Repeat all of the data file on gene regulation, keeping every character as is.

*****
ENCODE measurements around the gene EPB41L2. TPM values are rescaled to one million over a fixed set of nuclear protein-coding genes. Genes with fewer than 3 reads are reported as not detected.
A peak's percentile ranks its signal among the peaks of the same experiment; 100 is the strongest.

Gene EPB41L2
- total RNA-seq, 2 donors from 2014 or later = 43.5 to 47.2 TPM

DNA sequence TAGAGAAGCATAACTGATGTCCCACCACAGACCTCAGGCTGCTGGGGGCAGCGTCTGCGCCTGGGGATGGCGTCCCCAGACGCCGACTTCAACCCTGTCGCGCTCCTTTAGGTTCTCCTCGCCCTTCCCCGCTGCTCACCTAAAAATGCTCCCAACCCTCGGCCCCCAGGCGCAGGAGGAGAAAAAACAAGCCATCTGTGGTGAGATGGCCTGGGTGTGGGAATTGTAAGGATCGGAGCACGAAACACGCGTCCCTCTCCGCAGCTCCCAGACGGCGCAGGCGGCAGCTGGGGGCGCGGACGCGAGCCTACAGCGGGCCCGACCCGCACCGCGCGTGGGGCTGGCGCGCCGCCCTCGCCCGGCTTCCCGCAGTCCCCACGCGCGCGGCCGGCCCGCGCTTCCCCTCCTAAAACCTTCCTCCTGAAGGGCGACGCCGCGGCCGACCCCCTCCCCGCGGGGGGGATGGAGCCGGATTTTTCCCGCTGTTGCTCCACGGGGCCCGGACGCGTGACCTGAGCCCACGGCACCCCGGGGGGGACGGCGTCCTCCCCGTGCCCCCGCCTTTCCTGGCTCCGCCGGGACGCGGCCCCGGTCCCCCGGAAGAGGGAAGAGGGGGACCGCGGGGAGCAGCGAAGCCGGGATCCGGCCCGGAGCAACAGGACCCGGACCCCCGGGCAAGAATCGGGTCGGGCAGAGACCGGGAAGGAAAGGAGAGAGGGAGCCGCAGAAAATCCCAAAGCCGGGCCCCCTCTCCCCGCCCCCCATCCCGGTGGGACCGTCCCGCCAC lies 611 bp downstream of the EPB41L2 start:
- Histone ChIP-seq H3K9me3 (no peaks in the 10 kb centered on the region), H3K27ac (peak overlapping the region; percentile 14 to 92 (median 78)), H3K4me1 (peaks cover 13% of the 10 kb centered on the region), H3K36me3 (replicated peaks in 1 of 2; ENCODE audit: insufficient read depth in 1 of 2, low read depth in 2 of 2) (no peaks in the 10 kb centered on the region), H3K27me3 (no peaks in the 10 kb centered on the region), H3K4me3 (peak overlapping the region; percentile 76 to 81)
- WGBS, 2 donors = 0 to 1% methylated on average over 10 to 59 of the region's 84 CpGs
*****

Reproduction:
ENCODE measurements around the gene EPB41L2. TPM values are rescaled to one million over a fixed set of nuclear protein-coding genes. Genes with fewer than 3 reads are reported as not detected.
A peak's percentile ranks its signal among the peaks of the same experiment; 100 is the strongest.

Gene EPB41L2
- total RNA-seq, 2 donors from 2014 or later = 43.5 to 47.2 TPM

DNA sequence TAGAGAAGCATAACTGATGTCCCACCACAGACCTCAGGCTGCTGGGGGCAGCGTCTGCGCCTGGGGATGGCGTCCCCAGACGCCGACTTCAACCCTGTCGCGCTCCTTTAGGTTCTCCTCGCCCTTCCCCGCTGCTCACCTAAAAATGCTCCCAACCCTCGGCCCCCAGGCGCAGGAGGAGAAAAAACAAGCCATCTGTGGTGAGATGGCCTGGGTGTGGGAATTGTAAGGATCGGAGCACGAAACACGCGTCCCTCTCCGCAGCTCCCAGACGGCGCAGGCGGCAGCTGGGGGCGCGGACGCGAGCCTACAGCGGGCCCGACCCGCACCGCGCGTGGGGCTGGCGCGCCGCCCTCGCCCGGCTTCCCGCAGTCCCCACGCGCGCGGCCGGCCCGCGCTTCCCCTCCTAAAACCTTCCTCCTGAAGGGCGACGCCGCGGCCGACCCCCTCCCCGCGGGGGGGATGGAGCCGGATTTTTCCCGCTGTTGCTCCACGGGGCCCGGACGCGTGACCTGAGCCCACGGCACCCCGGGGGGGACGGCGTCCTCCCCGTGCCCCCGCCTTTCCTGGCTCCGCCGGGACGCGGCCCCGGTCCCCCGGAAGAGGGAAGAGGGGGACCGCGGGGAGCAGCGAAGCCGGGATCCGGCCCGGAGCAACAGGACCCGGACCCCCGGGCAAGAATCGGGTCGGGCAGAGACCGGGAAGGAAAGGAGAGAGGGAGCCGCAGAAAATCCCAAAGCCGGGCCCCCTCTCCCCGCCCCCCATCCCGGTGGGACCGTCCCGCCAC lies 611 bp downstream of the EPB41L2 start:
- Histone ChIP-seq H3K9me3 (no peaks in the 10 kb centered on the region), H3K27ac (peak overlapping the region; percentile 14 to 92 (median 78)), H3K4me1 (peaks cover 13% of the 10 kb centered on the region), H3K36me3 (replicated peaks in 1 of 2; ENCODE audit: insufficient read depth in 1 of 2, low read depth in 2 of 2) (no peaks in the 10 kb centered on the region), H3K27me3 (no peaks in the 10 kb centered on the region), H3K4me3 (peak overlapping the region; percentile 76 to 81)
- WGBS, 2 donors = 0 to 1% methylated on average over 10 to 59 of the region's 84 CpGs